Ankle replacement surgery involves removing damaged parts of the ankle joint and replacing them with an artificial joint. It is an option when noninvasive treatments, such as physical therapy, have been ineffective for arthritis.

Data suggest that total ankle replacement surgeries are usually successful. However, it does have risks, such as ongoing pain, infection, and nerve damage that can occur during the operation.

Keep reading to learn more about ankle replacement surgery, including who is eligible, success rates, the procedure, recovery time, and risks.

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Ankle replacement surgery involves replacing damaged bone and cartilage in the ankle joint with an artificial joint, called a prosthesis.

The prosthesis has two metal parts. One part attaches to the lower end of the shin bone. The other part attaches to the talus, which is the bone at the top of the foot where the leg bones rest. A surgeon inserts plastic between the two metal parts and uses screws to stabilize the joint.

A person may be a good candidate for ankle replacement surgery if they have advanced arthritis and more conservative treatments, such as physical therapy and medications, have not worked.

This includes people with:

  • primary osteoarthritis
  • secondary osteoarthritis, which happens due to other conditions, such as infections or inflammation
  • post-traumatic osteoarthritis, which happens after an injury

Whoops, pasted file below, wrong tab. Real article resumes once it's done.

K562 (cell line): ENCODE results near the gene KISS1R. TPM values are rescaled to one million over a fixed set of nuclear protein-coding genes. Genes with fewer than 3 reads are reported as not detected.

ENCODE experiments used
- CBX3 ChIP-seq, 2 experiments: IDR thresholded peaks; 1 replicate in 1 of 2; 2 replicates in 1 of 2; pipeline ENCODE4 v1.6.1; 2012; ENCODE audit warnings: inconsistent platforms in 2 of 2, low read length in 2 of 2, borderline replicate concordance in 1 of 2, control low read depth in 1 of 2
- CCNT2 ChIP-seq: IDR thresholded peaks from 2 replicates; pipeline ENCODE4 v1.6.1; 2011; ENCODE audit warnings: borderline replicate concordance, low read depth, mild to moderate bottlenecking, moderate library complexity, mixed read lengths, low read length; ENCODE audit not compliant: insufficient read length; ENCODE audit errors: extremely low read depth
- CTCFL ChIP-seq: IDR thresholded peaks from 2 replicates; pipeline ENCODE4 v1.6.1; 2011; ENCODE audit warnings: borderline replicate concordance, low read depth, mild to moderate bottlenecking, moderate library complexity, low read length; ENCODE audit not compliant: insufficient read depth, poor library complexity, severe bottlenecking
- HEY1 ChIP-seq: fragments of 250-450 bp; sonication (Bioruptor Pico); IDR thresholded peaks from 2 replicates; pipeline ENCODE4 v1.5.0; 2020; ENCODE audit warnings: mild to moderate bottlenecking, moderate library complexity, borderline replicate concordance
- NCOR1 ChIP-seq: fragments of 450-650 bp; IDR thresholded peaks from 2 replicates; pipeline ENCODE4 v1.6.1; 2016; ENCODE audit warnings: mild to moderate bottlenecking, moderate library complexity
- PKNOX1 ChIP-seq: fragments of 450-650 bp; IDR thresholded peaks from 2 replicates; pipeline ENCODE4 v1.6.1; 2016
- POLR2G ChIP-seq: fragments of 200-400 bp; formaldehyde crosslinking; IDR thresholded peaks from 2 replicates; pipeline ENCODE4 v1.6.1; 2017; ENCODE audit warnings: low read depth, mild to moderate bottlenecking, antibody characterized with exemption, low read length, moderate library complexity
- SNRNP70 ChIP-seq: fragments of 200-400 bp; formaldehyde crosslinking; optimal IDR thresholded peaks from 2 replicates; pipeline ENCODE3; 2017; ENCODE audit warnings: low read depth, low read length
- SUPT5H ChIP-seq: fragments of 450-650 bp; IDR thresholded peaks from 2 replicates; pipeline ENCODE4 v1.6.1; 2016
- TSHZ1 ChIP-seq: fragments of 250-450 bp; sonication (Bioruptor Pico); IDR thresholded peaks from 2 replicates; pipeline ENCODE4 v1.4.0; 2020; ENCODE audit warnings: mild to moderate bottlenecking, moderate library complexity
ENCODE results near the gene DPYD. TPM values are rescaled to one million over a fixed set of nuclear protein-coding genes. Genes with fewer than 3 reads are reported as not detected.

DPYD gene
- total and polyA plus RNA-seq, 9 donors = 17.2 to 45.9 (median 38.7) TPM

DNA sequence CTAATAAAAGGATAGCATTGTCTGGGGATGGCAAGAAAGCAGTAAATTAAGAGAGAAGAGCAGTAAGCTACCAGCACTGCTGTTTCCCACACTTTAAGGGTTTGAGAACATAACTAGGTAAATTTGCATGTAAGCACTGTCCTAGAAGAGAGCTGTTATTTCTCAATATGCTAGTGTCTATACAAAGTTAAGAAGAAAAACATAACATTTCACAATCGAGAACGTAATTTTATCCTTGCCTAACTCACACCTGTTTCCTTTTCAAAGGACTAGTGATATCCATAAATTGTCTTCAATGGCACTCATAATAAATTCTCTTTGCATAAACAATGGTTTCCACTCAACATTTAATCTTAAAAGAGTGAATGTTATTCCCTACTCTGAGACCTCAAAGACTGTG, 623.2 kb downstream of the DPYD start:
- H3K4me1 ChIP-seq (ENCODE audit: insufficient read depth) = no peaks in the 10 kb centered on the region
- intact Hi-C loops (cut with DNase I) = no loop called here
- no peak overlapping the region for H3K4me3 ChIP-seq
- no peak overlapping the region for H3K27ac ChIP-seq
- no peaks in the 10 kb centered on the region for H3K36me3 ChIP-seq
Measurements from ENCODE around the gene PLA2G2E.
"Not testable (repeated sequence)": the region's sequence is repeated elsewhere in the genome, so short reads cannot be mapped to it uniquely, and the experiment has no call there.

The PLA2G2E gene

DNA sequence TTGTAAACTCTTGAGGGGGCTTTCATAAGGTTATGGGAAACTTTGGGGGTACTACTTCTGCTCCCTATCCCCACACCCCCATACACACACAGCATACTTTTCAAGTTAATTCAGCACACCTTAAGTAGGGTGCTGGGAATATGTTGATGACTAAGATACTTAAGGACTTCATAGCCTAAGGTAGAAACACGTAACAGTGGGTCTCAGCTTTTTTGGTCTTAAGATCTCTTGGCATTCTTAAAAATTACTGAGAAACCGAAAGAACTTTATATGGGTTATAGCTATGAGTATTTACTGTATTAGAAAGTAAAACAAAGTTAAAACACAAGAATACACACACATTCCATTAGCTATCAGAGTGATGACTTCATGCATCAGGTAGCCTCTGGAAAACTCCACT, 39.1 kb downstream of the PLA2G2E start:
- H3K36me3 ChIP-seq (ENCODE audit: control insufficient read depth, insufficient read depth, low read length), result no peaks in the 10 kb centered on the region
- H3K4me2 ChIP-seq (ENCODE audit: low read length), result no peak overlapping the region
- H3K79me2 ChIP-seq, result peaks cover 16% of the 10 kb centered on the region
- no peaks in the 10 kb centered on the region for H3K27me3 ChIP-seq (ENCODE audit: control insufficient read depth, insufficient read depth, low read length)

People cannot have this procedure if they have:

  • acute or chronic infections
  • severe damage to the talus
  • significant ligament deformities or instabilities
  • neuromuscular disease, which includes conditions that affect the nerves and muscles
  • severe circulatory disorders
  • neuropathies, or dysfunction of one or more nerves
  • metal allergies

Diabetes, weakened bones, excess weight, and smoking can also reduce the chance of a good outcome, but they do not necessarily prevent a person from having an ankle replacement.

For people with many coexisting conditions, ankle fusion surgery may be a better alternative to ankle replacement. This involves fusing the talus to the tibia.

Total ankle replacements, or ankle arthroplasty, are usually effective. A 2023 review of past research suggests that the vast majority of ankle replacements are successful, with implants having a survivorship rate of 88.3% after 9 years. This means that a person did not need another surgery during that time to address any complications.

Of the surgeries examined in the review, 10.3% were not successful. However, 8.4% of those cases improved following additional surgery.

Before ankle replacement surgery, a doctor will talk a person through what will happen, including: